The Associated Press and British Movietone plan on digitizing over 1 million minutes of archival news footage and uploading it all to YouTube.
Tag Archives | News
This podcast explores the risks of humanity storing as much info as it is on digital formats. Of interesting note, when NASA turned off Voyager 1‘s camera to save on battery usage, no computer remained in existence which could decode the date from the satellite’s camera system.
It is possible for the cameras to be turned on, but it is not a priority for Voyager’s Interstellar Mission. After Voyager 1 took its last image (the “Solar System Family Portrait” in 1990), the cameras were turned off to save power and memory for the instruments expected to detect the new charged particle environment of interstellar space. Mission managers removed the software from both spacecraft that controls the camera. The computers on the ground that understand the software and analyze the images do not exist anymore.
From OnTheMedia’s website:
… Read the rest
On this week’s episode of On the Media, we’re engaging in some chillingly informed speculation: what would happen if we, as a species, lost access to our electronic records?
Nicola Perugini and Neve Gordon write at CounterPunch:
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On a cool spring day in May 2012, the members of the North Atlantic Treaty Organization (NATO) met in McCormick Place, Chicago. The 28 heads of state comprising the military alliance had come to the Windy City to discuss the withdrawal of NATO forces from Afghanistan, among other strategic matters. Nearly a decade before, in August 2003, NATO had assumed control of the International Security Assistance Force, a coalition of more than 30 countries that had sent soldiers to occupy the most troubled regions in Afghanistan. Not long before the Chicago summit, President Barack Obama had publicly declared that the United States would begin pulling out its troops from Afghanistan and that a complete withdrawal would be achieved by 2014. NATO was therefore set to decide on the details of a potential exit strategy.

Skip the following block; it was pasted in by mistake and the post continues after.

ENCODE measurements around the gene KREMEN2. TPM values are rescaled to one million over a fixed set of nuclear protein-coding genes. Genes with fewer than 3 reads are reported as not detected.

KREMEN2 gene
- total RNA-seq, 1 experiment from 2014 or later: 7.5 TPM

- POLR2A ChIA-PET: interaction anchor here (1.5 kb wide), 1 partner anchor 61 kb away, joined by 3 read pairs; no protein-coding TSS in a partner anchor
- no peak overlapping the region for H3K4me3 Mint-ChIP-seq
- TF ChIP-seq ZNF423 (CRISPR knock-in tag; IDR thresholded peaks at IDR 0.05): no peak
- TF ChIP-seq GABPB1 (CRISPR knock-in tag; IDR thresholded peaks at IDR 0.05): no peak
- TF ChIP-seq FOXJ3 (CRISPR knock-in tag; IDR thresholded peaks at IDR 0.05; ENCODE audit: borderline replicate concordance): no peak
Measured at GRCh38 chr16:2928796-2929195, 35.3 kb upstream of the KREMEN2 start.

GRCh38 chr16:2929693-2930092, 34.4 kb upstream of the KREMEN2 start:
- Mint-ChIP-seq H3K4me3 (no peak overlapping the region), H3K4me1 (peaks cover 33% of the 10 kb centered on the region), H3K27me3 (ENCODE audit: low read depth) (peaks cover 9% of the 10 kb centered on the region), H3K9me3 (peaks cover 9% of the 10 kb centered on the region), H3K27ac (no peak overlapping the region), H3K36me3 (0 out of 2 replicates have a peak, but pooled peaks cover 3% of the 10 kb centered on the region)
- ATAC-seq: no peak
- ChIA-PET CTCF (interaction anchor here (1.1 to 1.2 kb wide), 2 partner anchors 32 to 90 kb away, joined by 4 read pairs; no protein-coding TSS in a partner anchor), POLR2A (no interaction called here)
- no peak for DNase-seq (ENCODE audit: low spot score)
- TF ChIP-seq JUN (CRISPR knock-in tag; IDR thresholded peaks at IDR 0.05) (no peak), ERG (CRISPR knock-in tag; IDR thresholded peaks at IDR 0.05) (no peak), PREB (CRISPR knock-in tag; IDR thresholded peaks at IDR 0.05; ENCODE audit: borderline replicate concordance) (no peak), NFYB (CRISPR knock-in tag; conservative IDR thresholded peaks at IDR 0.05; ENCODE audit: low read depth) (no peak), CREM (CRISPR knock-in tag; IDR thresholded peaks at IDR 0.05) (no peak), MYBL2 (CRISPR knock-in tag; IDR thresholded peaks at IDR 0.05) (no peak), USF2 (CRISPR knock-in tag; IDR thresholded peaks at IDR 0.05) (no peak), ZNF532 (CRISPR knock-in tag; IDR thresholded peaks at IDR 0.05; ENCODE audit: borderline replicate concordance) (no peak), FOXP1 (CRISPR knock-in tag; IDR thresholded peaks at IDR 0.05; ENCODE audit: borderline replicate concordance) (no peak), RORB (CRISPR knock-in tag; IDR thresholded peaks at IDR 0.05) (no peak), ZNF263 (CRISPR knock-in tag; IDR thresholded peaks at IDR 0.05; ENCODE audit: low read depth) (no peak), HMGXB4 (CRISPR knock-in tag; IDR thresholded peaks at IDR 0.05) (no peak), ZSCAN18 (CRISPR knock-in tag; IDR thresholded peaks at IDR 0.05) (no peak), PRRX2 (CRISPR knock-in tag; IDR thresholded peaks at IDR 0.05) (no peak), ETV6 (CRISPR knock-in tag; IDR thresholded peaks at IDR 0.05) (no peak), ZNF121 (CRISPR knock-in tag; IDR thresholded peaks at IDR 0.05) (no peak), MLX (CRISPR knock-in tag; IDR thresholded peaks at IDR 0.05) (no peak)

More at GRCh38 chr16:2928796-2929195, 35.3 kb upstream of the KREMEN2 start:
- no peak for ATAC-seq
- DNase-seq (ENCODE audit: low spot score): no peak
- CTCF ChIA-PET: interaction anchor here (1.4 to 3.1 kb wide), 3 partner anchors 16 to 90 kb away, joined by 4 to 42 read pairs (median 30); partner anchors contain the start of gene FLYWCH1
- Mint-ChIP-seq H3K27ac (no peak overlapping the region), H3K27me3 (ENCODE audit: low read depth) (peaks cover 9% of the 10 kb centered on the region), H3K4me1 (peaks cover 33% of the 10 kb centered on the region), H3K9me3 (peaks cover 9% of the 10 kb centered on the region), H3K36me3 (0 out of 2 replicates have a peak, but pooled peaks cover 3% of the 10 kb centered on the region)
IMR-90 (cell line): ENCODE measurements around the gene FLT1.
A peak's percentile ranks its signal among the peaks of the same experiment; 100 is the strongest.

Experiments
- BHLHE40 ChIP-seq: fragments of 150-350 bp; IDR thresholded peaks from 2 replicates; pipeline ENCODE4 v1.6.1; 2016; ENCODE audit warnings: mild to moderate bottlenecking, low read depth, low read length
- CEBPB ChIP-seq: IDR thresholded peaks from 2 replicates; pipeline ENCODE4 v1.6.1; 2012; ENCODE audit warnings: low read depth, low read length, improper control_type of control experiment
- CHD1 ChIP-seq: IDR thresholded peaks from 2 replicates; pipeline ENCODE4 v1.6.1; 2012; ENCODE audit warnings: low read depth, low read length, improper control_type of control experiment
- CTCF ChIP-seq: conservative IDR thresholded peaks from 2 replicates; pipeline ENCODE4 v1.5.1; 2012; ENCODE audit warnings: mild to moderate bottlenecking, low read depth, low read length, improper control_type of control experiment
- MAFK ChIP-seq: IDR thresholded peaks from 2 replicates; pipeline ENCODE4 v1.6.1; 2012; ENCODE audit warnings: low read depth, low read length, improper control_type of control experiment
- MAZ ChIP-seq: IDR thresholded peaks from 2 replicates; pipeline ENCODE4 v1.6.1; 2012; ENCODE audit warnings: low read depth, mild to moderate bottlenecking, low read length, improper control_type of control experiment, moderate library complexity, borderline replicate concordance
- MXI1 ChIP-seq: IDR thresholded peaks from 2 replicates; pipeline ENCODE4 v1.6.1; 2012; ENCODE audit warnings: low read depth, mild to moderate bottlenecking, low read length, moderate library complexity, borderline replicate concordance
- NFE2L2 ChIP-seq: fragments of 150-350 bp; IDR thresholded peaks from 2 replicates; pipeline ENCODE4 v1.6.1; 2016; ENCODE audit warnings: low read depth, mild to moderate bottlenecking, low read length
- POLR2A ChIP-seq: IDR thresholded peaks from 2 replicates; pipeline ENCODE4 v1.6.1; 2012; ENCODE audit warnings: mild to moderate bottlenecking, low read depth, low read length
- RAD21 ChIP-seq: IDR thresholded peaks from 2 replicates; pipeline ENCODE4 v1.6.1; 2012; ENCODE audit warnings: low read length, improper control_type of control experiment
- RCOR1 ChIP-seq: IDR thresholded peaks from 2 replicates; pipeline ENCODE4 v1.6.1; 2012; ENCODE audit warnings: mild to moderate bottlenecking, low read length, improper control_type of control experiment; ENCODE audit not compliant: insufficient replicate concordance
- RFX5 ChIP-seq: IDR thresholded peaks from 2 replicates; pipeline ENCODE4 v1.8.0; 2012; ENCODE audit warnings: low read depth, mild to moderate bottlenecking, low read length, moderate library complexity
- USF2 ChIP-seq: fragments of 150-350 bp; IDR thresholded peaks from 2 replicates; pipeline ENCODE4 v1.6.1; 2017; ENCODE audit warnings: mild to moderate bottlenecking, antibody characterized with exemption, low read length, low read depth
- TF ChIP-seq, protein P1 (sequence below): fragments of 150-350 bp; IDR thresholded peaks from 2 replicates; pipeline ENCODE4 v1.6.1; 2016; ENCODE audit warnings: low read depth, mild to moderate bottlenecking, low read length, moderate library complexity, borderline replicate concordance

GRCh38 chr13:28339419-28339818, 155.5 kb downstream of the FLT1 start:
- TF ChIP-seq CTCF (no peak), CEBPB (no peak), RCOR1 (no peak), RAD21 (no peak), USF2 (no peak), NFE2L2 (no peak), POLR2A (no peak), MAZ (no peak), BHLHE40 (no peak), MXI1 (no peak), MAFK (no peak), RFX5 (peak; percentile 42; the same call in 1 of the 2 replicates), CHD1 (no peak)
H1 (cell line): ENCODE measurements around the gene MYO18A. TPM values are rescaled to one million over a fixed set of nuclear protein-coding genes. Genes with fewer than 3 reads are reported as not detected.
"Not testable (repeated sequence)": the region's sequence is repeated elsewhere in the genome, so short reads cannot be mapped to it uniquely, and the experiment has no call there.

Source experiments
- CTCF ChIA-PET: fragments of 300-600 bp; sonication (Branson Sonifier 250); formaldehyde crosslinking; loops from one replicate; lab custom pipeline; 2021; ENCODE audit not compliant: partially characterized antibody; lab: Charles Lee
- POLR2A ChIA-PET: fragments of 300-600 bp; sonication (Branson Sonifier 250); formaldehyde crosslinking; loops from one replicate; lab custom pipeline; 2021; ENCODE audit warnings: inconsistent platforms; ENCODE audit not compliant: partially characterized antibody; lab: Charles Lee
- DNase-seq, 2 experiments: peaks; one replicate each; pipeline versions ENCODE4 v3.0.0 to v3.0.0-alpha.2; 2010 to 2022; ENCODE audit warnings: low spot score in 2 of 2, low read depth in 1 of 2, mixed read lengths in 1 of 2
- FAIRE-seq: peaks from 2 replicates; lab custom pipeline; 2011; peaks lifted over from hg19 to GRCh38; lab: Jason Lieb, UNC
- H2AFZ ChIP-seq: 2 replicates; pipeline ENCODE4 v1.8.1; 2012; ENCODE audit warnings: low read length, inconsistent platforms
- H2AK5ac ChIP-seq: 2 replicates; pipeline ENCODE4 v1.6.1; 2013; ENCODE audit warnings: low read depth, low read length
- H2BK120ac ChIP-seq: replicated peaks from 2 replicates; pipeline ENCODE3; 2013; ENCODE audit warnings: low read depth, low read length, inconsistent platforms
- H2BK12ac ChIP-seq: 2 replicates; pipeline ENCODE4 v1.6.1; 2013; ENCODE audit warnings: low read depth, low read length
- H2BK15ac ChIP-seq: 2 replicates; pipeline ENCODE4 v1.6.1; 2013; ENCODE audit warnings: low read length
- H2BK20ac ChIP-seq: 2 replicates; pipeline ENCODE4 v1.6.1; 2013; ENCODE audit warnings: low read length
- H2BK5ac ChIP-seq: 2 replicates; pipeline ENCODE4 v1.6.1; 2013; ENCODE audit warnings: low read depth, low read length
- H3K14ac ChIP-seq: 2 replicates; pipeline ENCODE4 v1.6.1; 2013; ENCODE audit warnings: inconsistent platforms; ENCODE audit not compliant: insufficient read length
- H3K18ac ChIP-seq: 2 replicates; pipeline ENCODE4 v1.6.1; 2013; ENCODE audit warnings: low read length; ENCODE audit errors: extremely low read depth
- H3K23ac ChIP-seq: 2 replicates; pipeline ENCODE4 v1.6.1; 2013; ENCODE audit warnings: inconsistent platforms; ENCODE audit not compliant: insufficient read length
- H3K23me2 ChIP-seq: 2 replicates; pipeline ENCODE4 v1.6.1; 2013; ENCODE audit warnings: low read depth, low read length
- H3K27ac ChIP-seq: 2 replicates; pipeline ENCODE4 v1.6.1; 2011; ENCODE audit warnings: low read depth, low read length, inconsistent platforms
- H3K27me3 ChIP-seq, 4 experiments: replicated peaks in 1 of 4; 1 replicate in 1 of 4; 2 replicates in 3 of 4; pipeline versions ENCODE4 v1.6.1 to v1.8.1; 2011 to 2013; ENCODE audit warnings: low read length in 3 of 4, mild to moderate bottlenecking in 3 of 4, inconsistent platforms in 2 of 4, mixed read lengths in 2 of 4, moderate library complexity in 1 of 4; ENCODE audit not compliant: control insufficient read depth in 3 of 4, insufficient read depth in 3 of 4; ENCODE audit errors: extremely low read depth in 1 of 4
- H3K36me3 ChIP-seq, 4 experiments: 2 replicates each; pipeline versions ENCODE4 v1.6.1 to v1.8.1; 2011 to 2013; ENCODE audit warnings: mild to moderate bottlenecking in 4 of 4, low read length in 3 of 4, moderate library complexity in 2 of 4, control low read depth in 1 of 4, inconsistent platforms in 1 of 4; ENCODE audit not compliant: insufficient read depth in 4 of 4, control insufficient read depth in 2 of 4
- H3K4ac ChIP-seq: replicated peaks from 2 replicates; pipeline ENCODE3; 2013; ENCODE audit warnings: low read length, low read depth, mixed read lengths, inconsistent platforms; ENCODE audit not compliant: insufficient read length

A few days before the summit, placards appeared in bus stops around downtown Chicago urging NATO not to withdraw its forces from Afghanistan.
“Having goals in life and a sense of directedness; feeling there is meaning to present and past life; holding beliefs that give life purpose; having aims and objectives for living” can help you live longer.
Romeo Vitelli via Psychology Today:
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…a new research study published in the journal Development Psychology(link is external) demonstrates that having a purpose in life is especially important in successful aging.
Conducted by a team of researchers at Flinders University in Adelaide, Australia, the study examined older adults who were part of the Australian Longitudinal Study of Aging(link is external)(ALSA). Started in 1992, ALSA has followed over two thousand older Australians for decades to examine how health, emotional well-being, and living conditions have changed over time and to identify factors involved in successful aging.
As part of the broader ALSA study, 1,475 adults were questioned about their sense of purpose in life and whether they had objectives they wanted to achieve.
This post originally appeared on HoneyColony.
Palm oil is used in a mind-boggling range of everyday products including shampoo, toothpaste and Nutella. In total, 50 million tons of palm oil is produced annually.
As a result, tens of millions of acres of forest have been cut down to make way for large-scale palm oil plantations, lending to deforestation, habitat degradation, climate change, animal cruelty, and indigenous rights abuses. There are more sustainable oils out there that offer more nutrition. But what is the likelihood of giving up an iconic product like Nutella for the sake of Mamma Earth?
Food Fight: France VS Italy
Italy and France are going at it again, this time it’s a food fight over Nutella, arguably the world’s most popular ‘chocolate’ hazelnut breakfast spread. About 365,000 tons of Nutella is made each year (about the same as the weight of The Empire State Building).